Seizure classification

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Editor-In-Chief: C. Michael Gibson, M.S., M.D. [1]

Overview

The numerous epileptic seizure types are most commonly defined and grouped according to a scheme proposed by the International League Against Epilepsy (ILAE) in 1981.[1] Distinguishing between seizure types is important since different types of seizure may have different causes, prognosis and treatments.

Classification

There are many types of seizures. These can be classified into two broad groups:

  • Primary generalized seizures—seizures begin with widespread involvement of both sides of the brain. Generalized seizures are divided according to the effect on the body, but all involve loss of consciousness. These include absence, myoclonic, clonic, tonic, tonic–clonic, and atonic seizures.
  • Partial seizures—seizures begin with involvement of a smaller, localized area of the brain. With some partial seizures, the disturbance can still spread within seconds or minutes to involve widespread areas of the brain (secondary generalized seizure). Partial seizures are further divided on the extent to which consciousness is affected (simple partial seizures means consciousness unaffected, and complex partial seizures means consciousness is affected).

International classification of seizure types (1981)

This classification is based on observation (clinical and EEG) rather than the underlying pathophysiology or anatomy.

I Partial seizures (Older term: focal seizures)
A Simple partial seizures - consciousness is not impaired
1 With motor signs
2 With sensory symptoms
3 With autonomic symptoms or signs
4 With psychic symptoms
B Complex partial seizures - consciousness is impaired (Older terms: temporal lobe or psychomotor seizures)
1 Simple partial onset, followed by impairment of consciousness
2 With impairment of consciousness at onset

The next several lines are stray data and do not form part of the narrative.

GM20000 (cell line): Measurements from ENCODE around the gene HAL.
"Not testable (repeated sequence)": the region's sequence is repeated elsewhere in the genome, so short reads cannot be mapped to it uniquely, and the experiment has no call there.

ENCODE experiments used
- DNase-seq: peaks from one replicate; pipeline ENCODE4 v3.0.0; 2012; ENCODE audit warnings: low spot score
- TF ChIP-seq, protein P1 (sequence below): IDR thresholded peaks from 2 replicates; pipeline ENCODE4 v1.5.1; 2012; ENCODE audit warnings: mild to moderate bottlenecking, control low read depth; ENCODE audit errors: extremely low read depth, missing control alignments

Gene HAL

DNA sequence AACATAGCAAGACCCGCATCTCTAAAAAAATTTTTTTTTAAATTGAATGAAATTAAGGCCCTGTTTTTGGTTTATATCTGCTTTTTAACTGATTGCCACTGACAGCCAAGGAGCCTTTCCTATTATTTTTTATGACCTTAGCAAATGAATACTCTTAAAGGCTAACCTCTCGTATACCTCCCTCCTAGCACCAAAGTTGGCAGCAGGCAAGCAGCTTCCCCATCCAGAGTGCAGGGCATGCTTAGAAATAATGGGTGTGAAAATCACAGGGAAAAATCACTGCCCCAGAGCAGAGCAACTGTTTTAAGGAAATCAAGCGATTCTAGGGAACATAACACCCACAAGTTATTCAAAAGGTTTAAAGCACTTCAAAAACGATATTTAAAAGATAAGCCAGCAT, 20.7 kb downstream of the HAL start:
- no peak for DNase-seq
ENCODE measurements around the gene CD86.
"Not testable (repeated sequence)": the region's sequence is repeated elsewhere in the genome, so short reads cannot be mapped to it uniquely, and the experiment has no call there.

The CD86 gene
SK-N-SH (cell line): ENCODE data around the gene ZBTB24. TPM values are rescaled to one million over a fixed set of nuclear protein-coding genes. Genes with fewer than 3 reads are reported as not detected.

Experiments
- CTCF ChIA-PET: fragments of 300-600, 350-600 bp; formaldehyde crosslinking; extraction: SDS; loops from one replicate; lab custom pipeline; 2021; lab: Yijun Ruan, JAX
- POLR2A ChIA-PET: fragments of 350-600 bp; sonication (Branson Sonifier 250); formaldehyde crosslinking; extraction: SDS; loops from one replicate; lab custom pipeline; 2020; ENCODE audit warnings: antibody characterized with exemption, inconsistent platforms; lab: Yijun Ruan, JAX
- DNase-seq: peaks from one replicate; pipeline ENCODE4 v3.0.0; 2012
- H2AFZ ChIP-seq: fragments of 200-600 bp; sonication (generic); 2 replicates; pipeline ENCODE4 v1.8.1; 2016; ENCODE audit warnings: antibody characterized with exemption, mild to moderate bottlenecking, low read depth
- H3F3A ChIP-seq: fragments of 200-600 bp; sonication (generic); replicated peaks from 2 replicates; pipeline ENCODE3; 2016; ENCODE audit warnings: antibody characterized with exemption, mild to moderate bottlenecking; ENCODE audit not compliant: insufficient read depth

C Partial seizures evolving to secondarily generalized seizures
1 Simple partial seizures evolving to generalized seizures
2 Complex partial seizures evolving to generalized seizures
3 Simple partial seizures evolving to complex partial seizures evolving to generalized seizures
II Generalized seizures
A Absence seizures (Older term: petit mal)
1 Typical absence seizures
2 Atypical absence seizures
B Myoclonic seizures
C Clonic seizures
D Tonic seizures
E Tonic-clonic seizures (Older term: grand mal)
F Atonic seizures
III Unclassified epileptic seizures

In terms of their origin within the brain, seizures may be described as either partial (focal) or generalized. Partial seizures only involve a localized part of the brain, whereas generalized seizures involve the the whole of both hemispheres. The term 'secondary generalisation' may be used to describe a partial seizure that later spreads to the whole of the cortex and becomes generalized.

Whilst most seizures can be neatly split into partial and generalized, there exists some that don't fit. For example: the seizure may be generalized only within one hemisphere. Alternatively there may be many focal points (multifocal seizures) that are distributed in a symmetrical or asymmetrical pattern.

Partial seizures

Partial seizures may be further subdivided into both simple and complex seizures. This refers to the effect of such a seizure on consciousness; simple seizures cause no interruption to consciousness (although they may cause sensory distortions or other sensations), whereas complex seizures interrupt consciousness to varying degrees. This does not necessarily mean that the person experiencing this sort of seizure will fall unconscious (like fainting). For example, a complex partial seizure may involve the unconscious repetition of simple actions, gestures or verbal utterances, or simply a blank stare and apparent unawareness of the occurrence of the seizure, followed by no memory of the seizure. Other patients may report a feeling of tunnel vision or dissociation, which represents a diminished awareness without full loss of consciousness. Still other patients can perform complicated actions, such as travel or shopping, while in the midst of a complex partial seizure.